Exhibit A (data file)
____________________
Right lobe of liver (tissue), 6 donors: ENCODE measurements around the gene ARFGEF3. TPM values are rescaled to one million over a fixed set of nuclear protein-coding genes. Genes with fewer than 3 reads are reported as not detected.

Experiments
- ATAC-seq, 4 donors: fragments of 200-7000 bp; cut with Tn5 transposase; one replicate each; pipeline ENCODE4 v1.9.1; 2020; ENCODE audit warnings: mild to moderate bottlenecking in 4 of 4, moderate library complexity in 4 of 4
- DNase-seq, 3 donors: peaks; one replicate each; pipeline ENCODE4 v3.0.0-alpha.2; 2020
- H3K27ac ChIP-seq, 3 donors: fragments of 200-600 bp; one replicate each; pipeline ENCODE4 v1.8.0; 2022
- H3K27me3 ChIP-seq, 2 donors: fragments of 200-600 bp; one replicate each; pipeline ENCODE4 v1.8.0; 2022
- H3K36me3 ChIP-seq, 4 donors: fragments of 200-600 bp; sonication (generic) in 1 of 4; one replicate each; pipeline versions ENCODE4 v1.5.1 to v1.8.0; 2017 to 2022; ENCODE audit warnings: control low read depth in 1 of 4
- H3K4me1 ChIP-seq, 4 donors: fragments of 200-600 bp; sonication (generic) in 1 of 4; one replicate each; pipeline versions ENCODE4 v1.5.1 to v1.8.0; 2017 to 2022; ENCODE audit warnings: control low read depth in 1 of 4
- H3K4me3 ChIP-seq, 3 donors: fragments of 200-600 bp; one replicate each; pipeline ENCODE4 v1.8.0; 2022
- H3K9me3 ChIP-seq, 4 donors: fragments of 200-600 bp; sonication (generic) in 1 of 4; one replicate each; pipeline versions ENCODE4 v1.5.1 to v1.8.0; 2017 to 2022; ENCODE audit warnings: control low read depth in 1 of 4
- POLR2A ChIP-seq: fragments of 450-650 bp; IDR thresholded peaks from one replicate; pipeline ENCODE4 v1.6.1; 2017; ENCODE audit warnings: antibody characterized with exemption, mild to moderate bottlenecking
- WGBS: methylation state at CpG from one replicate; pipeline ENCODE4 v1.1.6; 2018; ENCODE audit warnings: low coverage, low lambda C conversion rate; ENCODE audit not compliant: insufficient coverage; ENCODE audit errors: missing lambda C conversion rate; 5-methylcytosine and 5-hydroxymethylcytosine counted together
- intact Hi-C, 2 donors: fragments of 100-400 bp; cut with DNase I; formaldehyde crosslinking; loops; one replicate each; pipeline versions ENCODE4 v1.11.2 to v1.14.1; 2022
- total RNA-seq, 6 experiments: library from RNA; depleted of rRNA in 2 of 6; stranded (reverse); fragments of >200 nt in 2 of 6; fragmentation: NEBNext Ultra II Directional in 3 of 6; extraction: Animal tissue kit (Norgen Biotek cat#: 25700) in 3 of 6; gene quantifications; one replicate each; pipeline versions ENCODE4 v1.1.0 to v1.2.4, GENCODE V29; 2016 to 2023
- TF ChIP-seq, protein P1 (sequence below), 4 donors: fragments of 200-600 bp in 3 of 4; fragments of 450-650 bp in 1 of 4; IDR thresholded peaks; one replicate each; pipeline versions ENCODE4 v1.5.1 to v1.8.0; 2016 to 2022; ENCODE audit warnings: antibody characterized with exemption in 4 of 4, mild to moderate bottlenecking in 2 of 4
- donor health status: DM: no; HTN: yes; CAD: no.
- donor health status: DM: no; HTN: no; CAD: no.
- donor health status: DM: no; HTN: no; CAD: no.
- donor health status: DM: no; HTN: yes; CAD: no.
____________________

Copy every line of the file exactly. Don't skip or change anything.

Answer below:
Right lobe of liver (tissue), 6 donors: ENCODE measurements around the gene ARFGEF3. TPM values are rescaled to one million over a fixed set of nuclear protein-coding genes. Genes with fewer than 3 reads are reported as not detected.

Experiments
- ATAC-seq, 4 donors: fragments of 200-7000 bp; cut with Tn5 transposase; one replicate each; pipeline ENCODE4 v1.9.1; 2020; ENCODE audit warnings: mild to moderate bottlenecking in 4 of 4, moderate library complexity in 4 of 4
- DNase-seq, 3 donors: peaks; one replicate each; pipeline ENCODE4 v3.0.0-alpha.2; 2020
- H3K27ac ChIP-seq, 3 donors: fragments of 200-600 bp; one replicate each; pipeline ENCODE4 v1.8.0; 2022
- H3K27me3 ChIP-seq, 2 donors: fragments of 200-600 bp; one replicate each; pipeline ENCODE4 v1.8.0; 2022
- H3K36me3 ChIP-seq, 4 donors: fragments of 200-600 bp; sonication (generic) in 1 of 4; one replicate each; pipeline versions ENCODE4 v1.5.1 to v1.8.0; 2017 to 2022; ENCODE audit warnings: control low read depth in 1 of 4
- H3K4me1 ChIP-seq, 4 donors: fragments of 200-600 bp; sonication (generic) in 1 of 4; one replicate each; pipeline versions ENCODE4 v1.5.1 to v1.8.0; 2017 to 2022; ENCODE audit warnings: control low read depth in 1 of 4
- H3K4me3 ChIP-seq, 3 donors: fragments of 200-600 bp; one replicate each; pipeline ENCODE4 v1.8.0; 2022
- H3K9me3 ChIP-seq, 4 donors: fragments of 200-600 bp; sonication (generic) in 1 of 4; one replicate each; pipeline versions ENCODE4 v1.5.1 to v1.8.0; 2017 to 2022; ENCODE audit warnings: control low read depth in 1 of 4
- POLR2A ChIP-seq: fragments of 450-650 bp; IDR thresholded peaks from one replicate; pipeline ENCODE4 v1.6.1; 2017; ENCODE audit warnings: antibody characterized with exemption, mild to moderate bottlenecking
- WGBS: methylation state at CpG from one replicate; pipeline ENCODE4 v1.1.6; 2018; ENCODE audit warnings: low coverage, low lambda C conversion rate; ENCODE audit not compliant: insufficient coverage; ENCODE audit errors: missing lambda C conversion rate; 5-methylcytosine and 5-hydroxymethylcytosine counted together
- intact Hi-C, 2 donors: fragments of 100-400 bp; cut with DNase I; formaldehyde crosslinking; loops; one replicate each; pipeline versions ENCODE4 v1.11.2 to v1.14.1; 2022
- total RNA-seq, 6 experiments: library from RNA; depleted of rRNA in 2 of 6; stranded (reverse); fragments of >200 nt in 2 of 6; fragmentation: NEBNext Ultra II Directional in 3 of 6; extraction: Animal tissue kit (Norgen Biotek cat#: 25700) in 3 of 6; gene quantifications; one replicate each; pipeline versions ENCODE4 v1.1.0 to v1.2.4, GENCODE V29; 2016 to 2023
- TF ChIP-seq, protein P1 (sequence below), 4 donors: fragments of 200-600 bp in 3 of 4; fragments of 450-650 bp in 1 of 4; IDR thresholded peaks; one replicate each; pipeline versions ENCODE4 v1.5.1 to v1.8.0; 2016 to 2022; ENCODE audit warnings: antibody characterized with exemption in 4 of 4, mild to moderate bottlenecking in 2 of 4
- donor health status: DM: no; HTN: yes; CAD: no.
- donor health status: DM: no; HTN: no; CAD: no.
- donor health status: DM: no; HTN: no; CAD: no.
- donor health status: DM: no; HTN: yes; CAD: no.